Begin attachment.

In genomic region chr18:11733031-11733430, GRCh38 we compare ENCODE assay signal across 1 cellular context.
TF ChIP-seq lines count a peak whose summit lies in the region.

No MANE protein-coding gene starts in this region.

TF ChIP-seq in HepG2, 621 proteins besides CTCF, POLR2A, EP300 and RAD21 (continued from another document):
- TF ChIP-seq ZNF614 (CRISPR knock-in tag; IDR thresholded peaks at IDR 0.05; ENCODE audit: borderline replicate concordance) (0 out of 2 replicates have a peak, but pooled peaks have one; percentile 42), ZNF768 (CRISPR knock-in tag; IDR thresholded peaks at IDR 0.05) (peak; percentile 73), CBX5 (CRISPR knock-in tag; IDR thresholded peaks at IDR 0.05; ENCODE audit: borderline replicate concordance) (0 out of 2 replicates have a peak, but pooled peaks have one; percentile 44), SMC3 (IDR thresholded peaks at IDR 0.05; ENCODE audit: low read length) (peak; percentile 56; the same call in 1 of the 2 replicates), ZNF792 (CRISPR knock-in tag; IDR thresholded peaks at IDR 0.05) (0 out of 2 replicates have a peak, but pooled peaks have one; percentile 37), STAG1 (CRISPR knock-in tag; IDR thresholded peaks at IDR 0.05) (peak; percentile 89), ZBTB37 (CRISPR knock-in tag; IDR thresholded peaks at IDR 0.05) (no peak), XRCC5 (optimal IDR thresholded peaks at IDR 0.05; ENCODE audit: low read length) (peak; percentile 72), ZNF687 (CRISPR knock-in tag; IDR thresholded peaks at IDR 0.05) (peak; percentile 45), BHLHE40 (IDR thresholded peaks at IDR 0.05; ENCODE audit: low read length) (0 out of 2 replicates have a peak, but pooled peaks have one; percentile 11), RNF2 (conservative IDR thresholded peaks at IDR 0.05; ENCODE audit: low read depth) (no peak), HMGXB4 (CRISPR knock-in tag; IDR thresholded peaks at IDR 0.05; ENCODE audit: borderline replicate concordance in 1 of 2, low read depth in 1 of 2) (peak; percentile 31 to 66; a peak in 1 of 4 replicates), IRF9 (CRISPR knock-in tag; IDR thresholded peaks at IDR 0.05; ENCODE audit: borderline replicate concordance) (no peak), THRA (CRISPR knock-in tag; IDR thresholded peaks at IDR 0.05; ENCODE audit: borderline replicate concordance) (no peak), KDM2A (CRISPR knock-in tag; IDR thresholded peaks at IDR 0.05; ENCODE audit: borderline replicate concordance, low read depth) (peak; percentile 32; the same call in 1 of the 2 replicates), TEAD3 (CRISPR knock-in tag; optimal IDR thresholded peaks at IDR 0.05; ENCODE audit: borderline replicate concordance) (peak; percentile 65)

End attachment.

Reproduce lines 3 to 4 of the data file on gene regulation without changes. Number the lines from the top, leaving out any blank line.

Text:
No MANE protein-coding gene starts in this region.

TF ChIP-seq in HepG2, 621 proteins besides CTCF, POLR2A, EP300 and RAD21 (continued from another document):